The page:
When the Street Eats the Vendor

TEXT Brendan Cormier
PHOTO Andrea Winkler

Last year, amidst the dust and din of jackhammers outside Toronto’s Union Station, news broke that six street food vendors would lose their spots as part of the station’s renovation process–with no plans of bringing them back when the project was complete. Around the same time, eight vendors were removed from the Bloor-Yorkville area as a part of its ambitious Bloor Street revitalization project. And in 2007, just after the debut of Daniel Libeskind’s Crystal, the Royal Ontario Museum put forth a request to have three hot dog vendors and one ice cream truck removed from outside its doors so as not to hamper the image of the new addition. The message would seem clear: for Toronto city builders, the ideal city doesn’t include street food.

But if we look elsewhere, we get a different impression. On an unseasonably cold October evening in 2011, a shabby parking lot in the Distillery District was transformed into a lively space by an ensemble of food trucks and a throng of food lovers. The night was Nuit Blanche, the city’s dusk-to-dawn art event, with most of the spectacle happening on the other side of town, but still thousands of people flocked here in the cold to try out new culinary treats. In fact, food events like these have become immensely popular in the last few years. With the growth of farmers’ markets, community gardens, and pop-up food festivals, people are increasingly embracing food as a way to engage in the city’s public spaces and vice versa–using public spaces to engage in food.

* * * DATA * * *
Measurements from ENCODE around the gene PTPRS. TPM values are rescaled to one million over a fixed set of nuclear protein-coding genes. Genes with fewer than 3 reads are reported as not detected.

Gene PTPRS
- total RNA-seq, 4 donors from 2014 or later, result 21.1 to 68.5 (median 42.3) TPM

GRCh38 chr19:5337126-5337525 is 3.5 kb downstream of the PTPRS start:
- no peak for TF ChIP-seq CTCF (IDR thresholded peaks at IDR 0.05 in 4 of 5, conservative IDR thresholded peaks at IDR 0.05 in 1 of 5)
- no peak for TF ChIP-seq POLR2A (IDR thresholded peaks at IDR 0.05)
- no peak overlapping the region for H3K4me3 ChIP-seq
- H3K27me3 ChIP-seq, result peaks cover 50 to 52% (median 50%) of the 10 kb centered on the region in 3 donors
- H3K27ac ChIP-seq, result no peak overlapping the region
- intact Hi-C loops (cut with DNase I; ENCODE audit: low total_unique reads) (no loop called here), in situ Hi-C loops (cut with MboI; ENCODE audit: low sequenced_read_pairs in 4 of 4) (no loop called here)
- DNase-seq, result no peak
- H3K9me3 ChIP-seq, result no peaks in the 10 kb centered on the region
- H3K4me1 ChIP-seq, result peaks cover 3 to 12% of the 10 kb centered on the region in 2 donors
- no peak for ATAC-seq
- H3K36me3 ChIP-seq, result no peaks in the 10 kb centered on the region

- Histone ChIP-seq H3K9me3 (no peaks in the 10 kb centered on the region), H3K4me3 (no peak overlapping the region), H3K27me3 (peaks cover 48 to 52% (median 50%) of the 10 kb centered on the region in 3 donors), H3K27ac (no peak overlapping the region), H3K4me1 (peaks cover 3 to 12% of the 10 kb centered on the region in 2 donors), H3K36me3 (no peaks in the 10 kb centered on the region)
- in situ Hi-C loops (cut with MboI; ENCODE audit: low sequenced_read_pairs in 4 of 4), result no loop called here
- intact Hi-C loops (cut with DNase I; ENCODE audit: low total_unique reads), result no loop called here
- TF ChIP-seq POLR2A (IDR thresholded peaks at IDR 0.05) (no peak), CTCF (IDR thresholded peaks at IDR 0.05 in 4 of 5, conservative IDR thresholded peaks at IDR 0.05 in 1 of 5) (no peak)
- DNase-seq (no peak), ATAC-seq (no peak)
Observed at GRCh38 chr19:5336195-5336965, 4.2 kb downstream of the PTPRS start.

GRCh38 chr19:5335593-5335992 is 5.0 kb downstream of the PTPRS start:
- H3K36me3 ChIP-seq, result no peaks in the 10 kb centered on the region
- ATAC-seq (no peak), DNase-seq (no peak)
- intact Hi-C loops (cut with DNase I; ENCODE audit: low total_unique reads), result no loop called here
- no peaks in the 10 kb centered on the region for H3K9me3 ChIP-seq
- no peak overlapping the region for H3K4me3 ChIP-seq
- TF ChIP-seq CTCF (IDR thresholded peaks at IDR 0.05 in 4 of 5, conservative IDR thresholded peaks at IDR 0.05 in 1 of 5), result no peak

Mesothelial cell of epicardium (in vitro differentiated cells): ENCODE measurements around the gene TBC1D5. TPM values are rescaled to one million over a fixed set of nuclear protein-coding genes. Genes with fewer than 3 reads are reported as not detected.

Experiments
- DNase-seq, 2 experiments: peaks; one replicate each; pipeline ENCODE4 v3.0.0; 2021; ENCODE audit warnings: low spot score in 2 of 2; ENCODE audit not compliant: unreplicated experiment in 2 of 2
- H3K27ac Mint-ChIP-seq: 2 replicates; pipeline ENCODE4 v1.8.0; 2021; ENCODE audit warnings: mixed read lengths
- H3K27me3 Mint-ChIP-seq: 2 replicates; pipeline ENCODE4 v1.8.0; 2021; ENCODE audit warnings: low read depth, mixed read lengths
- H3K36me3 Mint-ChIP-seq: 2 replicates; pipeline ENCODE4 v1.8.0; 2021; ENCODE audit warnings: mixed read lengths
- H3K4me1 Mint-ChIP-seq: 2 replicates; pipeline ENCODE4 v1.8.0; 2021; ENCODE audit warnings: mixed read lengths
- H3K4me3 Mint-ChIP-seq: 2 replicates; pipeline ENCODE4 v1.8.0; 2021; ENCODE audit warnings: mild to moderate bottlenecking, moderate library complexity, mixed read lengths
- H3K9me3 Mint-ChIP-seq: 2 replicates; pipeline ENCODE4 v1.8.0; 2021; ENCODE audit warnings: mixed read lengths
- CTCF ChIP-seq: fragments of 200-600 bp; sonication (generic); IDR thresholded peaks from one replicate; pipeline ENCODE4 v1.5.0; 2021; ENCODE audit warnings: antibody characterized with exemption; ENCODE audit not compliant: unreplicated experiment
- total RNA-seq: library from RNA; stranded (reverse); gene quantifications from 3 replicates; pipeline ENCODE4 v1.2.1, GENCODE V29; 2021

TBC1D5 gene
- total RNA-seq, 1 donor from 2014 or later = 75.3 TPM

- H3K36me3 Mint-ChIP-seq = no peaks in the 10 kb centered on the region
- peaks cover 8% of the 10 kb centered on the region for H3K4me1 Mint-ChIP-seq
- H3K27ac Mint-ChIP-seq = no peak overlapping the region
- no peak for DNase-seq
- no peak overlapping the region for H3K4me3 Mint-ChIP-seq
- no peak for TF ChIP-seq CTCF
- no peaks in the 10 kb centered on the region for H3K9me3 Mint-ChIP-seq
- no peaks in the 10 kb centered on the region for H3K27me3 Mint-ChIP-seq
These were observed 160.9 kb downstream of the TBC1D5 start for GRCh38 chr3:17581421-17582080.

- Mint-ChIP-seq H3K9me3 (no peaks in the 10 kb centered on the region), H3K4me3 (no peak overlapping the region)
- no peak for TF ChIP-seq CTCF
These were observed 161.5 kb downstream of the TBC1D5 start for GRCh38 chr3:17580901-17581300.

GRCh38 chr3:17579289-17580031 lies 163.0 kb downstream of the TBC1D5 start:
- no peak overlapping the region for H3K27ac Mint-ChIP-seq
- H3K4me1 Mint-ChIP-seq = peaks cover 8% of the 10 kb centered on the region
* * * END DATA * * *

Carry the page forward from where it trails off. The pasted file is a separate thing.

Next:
The contradiction here is astounding: while the public is constantly inventing new ways to use city spaces for food activities, hundreds of millions of dollars are being invested into architecture and streetscape projects that ultimately result in the removal of street food. 

This raises an interesting question. As designers of these projects, to what degree are we complicit? Architects and urbanists today are normally staunch supporters of public space. In fact, a cornerstone of our architectural and urban design education is rooted in supporting and protecting the vitality of public space. As a result, we’re normally the first in line at that hot dog stand–at least metaphorically. However, to a large extent, this enthusiasm for street food has failed to appear in our designs. And when a client fails to provide space for vendors, we tend to blame the client and not the architect.

True enough, in an era where architecture is increasingly positioned as a commodity, one that becomes more valuable the more iconic it looks, supporting street food can be a tricky prospect. From the client’s perspective, the messy aesthetics of the street–intensified by vendors with their signs and accoutrements–is often interpreted as a direct threat to their investment, sullying the clean rendered image that they were originally promised. The ROM wanted vendors to be moved so that the building would photograph well; after all, hot dog vendors weren’t included in Libeskind’s original drawings. So as purveyors of these renderings and promises, we have to be careful as to what message we’re transmitting.

Considering food vending and food-related activity in public space design is then a necessary first step. The more we propose food amenities in our streetscape plans, suggest it in our renderings, and raise the topic at meetings, the more our clients will listen. If we really care about vibrant city life, it’s time we put food on the urban design agenda. CA 

Brendan Cormier is an urban designer, writer and currently the managing editor for Volume magazine.